Bernal Neighbors Baffled by Big Bird of Prey


Over the weekend Bernalwood received several reports that a rather large bird of prey  had been seen loitering in several Bernal Heights back yards. It began when this big bird was spotted in the backyard of Neighbor @Mop_Head, who speculated that the creature might be a Peregrine Falcon.

On Sunday, Neighbor Erin spotted a similar bird near College Avenue:

Over on Facebook, there were many theories. Perhaps it’s a juvenile red-tailed hawk? Or a coopers hawk? Or maybe a kestrel?

So what kind of critter is it? To answer that, Bernalwood shared the photos with ace birdwatcher Neighbor John, who theorizes:

A little hard to tell, but I’d say it is a juvenile Coopers Hawk. It’s a bit difficult to tell the size and a super similar looking hawk, though smaller is a Sharp Shinned.

Both are reasonably common around here. It would be great to think that this might be one of the two Red Tails that fledged from the nest on the north side of Bernal a month or two ago, but it’s too small and doesn’t have the right markings. For me the key is the dark stripe on the underside of its neck. Peregrines have a mostly white neck. As Coopers get older they add a rufous color to their necks and shoulders. And, as with all hawks, seeing them in flight is key to identification.

UPDATE: 3 August, 1 pm: Neighbor John and his bird-spotting son Eddie shot this photo this morning on the hill.  John says:

Eddie and I saw a hawk on our walk this morning, both in flight and in the tree above the Gates steps on the south side of the hill (see attached photo), and the young birder is “very clear” that it is a juvenile Cooper’s Hawk:


Neighbor Tamara reports that she spotted this bird on the hill two days ago:


PHOTOS: Top, @MOP_HEAD; below, @ecmesser

15 thoughts on “Bernal Neighbors Baffled by Big Bird of Prey

  1. Sup guys! As a local neighbor, biologist, and veteran hawkwatcher of the Golden Gate Raptor Observatory, I can say the following with good degree of confidence:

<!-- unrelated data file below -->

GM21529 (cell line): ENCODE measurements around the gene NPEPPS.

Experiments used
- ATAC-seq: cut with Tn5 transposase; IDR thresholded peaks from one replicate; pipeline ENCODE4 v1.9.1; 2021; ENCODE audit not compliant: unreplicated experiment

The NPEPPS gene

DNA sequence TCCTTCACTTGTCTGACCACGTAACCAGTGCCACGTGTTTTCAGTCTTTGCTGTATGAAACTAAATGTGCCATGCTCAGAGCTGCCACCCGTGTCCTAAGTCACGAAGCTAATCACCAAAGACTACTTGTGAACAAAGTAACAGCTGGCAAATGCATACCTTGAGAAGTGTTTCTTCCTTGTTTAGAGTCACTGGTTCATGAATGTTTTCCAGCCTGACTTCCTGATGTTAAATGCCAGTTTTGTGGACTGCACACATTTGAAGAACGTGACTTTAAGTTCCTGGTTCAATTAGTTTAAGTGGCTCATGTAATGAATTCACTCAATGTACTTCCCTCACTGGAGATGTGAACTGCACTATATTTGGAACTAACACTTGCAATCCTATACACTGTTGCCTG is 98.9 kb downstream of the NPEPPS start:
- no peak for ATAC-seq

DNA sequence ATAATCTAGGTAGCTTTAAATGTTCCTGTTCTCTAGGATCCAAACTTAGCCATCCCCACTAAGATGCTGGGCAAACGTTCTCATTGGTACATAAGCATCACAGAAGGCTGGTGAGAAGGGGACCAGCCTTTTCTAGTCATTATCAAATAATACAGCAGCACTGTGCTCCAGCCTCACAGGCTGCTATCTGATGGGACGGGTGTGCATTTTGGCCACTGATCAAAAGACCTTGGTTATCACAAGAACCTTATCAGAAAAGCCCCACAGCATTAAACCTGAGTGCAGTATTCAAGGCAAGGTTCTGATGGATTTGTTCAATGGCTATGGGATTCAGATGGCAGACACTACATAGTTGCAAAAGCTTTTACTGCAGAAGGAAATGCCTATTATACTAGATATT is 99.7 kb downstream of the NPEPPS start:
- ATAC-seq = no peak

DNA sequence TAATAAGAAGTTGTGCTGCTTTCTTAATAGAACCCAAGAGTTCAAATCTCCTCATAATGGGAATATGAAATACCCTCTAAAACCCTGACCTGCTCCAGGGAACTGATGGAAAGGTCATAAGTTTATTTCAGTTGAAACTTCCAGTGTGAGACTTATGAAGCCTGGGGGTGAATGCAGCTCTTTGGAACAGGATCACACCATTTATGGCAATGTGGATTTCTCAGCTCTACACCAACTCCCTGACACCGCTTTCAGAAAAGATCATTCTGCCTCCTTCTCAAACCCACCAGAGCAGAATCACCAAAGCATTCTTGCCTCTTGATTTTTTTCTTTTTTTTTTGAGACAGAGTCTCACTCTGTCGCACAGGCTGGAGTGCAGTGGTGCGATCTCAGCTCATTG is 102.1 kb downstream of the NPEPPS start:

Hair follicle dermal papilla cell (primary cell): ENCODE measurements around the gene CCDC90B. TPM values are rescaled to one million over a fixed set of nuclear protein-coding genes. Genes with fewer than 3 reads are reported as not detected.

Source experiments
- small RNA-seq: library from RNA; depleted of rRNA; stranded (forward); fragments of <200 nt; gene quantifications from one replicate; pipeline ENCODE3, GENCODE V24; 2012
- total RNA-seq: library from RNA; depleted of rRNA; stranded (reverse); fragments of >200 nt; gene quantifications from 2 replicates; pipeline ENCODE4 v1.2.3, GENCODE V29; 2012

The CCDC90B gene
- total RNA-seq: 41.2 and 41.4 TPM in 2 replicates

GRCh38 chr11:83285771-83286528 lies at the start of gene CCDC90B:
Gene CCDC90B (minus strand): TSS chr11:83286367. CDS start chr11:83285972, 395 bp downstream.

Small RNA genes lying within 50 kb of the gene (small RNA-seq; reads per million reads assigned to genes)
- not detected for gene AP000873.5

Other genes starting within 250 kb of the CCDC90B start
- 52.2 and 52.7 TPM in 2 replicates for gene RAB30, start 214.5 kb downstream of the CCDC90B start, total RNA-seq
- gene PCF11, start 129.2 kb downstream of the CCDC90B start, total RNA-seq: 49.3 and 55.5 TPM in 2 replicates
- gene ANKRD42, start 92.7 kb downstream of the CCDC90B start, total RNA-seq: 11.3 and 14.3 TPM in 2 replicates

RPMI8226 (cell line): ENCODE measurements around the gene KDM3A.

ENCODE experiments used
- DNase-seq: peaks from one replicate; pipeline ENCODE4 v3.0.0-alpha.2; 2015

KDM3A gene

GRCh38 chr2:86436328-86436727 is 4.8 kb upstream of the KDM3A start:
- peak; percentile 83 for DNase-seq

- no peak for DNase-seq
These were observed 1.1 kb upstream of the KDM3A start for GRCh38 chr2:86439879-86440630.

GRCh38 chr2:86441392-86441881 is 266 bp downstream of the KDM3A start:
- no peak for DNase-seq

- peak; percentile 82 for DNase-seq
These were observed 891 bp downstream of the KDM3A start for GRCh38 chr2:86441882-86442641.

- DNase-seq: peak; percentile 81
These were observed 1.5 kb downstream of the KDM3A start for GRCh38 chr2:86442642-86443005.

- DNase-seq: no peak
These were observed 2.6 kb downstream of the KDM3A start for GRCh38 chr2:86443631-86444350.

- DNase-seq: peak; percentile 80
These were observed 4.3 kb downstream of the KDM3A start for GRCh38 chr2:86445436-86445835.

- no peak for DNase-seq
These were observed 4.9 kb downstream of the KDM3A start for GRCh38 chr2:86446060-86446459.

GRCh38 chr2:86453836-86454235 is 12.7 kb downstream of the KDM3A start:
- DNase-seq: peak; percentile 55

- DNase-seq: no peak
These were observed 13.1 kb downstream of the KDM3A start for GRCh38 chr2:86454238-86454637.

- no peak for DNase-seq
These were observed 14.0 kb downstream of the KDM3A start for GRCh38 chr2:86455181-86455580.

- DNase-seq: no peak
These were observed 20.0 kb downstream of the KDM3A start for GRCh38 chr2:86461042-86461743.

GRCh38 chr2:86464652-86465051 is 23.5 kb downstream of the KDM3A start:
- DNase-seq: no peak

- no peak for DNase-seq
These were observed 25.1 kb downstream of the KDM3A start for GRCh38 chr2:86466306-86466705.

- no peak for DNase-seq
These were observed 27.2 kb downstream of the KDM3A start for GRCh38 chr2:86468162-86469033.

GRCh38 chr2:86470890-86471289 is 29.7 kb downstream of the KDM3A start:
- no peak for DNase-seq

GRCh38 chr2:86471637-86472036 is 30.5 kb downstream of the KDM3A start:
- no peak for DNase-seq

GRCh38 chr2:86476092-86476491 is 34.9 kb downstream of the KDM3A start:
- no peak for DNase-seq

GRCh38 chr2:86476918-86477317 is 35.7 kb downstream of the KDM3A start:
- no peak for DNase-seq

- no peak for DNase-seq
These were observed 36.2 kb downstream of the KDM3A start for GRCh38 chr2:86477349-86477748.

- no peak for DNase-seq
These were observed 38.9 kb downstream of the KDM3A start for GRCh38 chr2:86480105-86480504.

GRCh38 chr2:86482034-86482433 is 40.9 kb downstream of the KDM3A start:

1) Those are two different birds. Look at the feather pattern on the upper breast, one is pale cream and the other is stripey.

    2) The top one is almost certainly a redtail, probably a juvenile (the underside of the tail has more slate-y banding than russet color at younger ages), and is probably one of the asshole teenage redtails that have fledged from the north side of the hill and wont. stop. screaming. As I mentioned on the facebook page, the raptor migration season for young birds starts soon so hopefully they’ll go find their own place soon and leave their parents (and us) some peace.

    3) As Neighbor John states, the bottom bird is almost certainly an accipiter and probably a Cooper’s Hawk. “Coops,” as they’re called, are very common in urban and suburban areas. Sharp-shinned hawks are smaller and almost identical in color pattern, but they are actually not very common around here unless they are passing through (and, like I said, migration season hasn’t started yet). Based on the brown colors and pale eye, the coop is a juvenile, but I cant tell the gender just from the photo (females are significantly larger).

    For more information on local raptors, definitely visit the Golden Gate Raptor Observatory hawk-watchers on Hawk Hill in Marin this fall. The migration season bird counts start late next month. On most weekends in September and October, docents give talks about raptor biology and often release a wild-caught raptor that was banded as part of the banding operation.